If opponents do not attempt to foil the Taunt card, the player can either “retire” the Spy card, collecting both the Spy card and the Taunt card for points, or taunt the spy again! SO EVIL! Of course, the new Taunt card can be foiled, resulting in the same negative effects. This continues until either the player scores the now dead spy or the spy escapes.

Steal a Spy Card

While the spies in the game might be the best of the best of the best of the best (or perhaps even a bit better than that), they are exceedingly easy to spot. This is due, in part, to the player’s massive secret organization that runs everything from soft drinks to toilet paper. Yes, they are everywhere. If a player chooses, they can steal a Spy card (which has a different card back than the Taunt and Lair cards), taking it from the top of the draw deck or an opponent’s hand. The Spy card is then transferred to the player’s hand.

Once stolen, the Spy card can then be used to steal a Lair card or drop kicked into the player’s lair for systematic torture and a light lunch. The only rule regarding this action is that a player cannot attempt to steal a Lair card from the same opponent they just stole a Spy card from. This is seen as rude by the underground shadow agencies that rule the world and a small section of the outer galaxy.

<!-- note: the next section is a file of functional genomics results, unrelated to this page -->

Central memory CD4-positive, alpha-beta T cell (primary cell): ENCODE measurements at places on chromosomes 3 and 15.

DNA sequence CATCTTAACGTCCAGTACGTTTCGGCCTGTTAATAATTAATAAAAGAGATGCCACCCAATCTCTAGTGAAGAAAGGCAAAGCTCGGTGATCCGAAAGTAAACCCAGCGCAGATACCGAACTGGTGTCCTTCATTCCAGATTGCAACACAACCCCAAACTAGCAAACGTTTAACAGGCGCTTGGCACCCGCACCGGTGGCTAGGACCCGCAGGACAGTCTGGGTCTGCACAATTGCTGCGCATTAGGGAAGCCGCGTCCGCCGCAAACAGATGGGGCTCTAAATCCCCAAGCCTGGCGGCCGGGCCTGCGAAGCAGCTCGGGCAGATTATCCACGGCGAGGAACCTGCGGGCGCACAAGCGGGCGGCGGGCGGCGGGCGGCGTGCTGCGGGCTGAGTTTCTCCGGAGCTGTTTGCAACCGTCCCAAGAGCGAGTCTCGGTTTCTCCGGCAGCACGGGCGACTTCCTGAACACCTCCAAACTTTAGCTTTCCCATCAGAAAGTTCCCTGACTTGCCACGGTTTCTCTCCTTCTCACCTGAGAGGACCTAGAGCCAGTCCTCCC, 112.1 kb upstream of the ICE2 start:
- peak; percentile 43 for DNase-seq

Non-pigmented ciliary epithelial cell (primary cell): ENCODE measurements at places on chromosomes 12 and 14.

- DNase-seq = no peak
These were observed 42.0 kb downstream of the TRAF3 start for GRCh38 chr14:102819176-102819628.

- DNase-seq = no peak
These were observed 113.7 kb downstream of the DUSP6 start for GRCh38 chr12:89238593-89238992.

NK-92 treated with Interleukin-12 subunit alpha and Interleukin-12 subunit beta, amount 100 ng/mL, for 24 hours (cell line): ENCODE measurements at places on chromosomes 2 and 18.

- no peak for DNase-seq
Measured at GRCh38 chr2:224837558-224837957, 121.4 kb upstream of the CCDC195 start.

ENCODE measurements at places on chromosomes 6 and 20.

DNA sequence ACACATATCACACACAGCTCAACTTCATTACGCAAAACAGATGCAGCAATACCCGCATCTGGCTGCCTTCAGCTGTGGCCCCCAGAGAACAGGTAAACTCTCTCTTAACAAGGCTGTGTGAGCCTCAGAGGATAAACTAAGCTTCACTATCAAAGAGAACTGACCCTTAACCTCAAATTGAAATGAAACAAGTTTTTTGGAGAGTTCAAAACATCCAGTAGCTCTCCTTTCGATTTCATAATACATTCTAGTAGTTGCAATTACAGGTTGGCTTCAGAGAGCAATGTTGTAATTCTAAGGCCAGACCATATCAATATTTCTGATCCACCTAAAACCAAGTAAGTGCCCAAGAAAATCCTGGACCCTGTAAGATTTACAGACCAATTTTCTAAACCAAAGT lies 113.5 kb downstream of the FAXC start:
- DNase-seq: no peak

Spied Out

The game ends when the draw deck is exhausted (wherein the game finishes after the player who drew the last card completes their turn) or a player has collected 33 or more points at the end of their turn. If the deck runs out first, the player with the highest points wins.

To learn more about Before I Kill You, Mister Spy, visit the game’s web page.

Final Word